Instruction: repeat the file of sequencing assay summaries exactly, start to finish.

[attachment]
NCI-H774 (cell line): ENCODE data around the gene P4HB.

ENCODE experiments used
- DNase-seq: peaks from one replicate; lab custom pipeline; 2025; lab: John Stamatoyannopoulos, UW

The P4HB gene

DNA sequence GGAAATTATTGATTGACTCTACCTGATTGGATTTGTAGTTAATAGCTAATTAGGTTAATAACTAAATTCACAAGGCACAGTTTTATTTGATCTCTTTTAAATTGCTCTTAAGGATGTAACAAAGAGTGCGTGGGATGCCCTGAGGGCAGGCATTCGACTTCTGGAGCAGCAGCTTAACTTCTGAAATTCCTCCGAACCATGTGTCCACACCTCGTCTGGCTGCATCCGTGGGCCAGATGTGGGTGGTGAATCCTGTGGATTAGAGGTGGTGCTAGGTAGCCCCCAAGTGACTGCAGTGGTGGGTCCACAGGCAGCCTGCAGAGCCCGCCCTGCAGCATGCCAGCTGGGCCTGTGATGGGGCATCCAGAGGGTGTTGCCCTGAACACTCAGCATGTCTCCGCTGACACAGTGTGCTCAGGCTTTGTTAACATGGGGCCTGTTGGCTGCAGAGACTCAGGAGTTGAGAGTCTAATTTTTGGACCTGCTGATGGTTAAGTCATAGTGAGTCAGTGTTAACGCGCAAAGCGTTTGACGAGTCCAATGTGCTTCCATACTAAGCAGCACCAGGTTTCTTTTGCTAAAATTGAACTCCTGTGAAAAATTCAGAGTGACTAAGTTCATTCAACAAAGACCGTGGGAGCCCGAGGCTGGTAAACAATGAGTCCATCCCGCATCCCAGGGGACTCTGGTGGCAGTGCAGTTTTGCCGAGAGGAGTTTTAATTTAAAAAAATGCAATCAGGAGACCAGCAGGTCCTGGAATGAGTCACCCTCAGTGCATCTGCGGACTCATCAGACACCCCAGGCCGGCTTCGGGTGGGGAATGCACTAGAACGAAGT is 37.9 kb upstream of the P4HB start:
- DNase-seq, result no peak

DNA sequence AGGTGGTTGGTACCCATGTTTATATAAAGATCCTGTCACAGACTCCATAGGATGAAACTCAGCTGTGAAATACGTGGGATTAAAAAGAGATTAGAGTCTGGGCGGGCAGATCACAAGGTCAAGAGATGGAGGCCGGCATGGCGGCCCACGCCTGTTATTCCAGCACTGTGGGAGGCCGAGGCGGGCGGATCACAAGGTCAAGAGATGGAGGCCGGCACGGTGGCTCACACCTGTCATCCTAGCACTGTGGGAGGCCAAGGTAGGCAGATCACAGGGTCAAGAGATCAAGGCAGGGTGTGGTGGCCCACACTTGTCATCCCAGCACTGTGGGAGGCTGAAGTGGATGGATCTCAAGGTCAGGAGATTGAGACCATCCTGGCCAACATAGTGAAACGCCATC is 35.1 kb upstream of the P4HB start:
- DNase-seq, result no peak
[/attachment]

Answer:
NCI-H774 (cell line): ENCODE data around the gene P4HB.

ENCODE experiments used
- DNase-seq: peaks from one replicate; lab custom pipeline; 2025; lab: John Stamatoyannopoulos, UW

The P4HB gene

DNA sequence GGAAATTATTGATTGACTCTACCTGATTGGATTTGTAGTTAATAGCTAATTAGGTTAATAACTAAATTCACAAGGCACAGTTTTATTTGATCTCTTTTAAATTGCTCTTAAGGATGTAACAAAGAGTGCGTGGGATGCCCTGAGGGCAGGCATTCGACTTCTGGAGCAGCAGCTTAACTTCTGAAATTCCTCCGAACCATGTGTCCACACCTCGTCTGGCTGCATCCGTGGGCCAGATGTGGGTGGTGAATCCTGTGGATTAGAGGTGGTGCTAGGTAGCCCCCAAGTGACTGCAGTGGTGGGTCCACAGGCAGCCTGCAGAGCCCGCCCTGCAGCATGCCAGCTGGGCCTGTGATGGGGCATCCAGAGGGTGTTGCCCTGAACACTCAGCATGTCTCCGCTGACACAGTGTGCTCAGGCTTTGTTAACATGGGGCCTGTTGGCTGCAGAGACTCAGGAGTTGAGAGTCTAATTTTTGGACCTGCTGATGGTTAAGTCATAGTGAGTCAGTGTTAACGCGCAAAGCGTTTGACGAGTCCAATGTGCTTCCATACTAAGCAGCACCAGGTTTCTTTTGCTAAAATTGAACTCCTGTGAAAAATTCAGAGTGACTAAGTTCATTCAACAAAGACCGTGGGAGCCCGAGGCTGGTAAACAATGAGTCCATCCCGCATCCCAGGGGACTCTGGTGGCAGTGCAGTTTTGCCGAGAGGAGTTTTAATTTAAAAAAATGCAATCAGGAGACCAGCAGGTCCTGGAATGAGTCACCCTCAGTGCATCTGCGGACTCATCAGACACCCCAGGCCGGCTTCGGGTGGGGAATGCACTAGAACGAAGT is 37.9 kb upstream of the P4HB start:
- DNase-seq, result no peak

DNA sequence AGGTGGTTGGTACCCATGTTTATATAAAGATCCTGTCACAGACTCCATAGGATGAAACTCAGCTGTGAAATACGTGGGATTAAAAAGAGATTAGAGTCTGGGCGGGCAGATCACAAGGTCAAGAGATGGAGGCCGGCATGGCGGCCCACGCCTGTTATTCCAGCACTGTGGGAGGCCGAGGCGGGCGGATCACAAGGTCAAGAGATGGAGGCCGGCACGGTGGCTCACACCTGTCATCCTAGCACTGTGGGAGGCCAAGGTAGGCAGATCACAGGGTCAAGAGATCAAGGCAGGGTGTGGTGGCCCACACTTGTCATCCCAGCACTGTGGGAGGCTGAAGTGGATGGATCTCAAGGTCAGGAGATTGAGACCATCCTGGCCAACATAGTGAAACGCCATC is 35.1 kb upstream of the P4HB start:
- DNase-seq, result no peak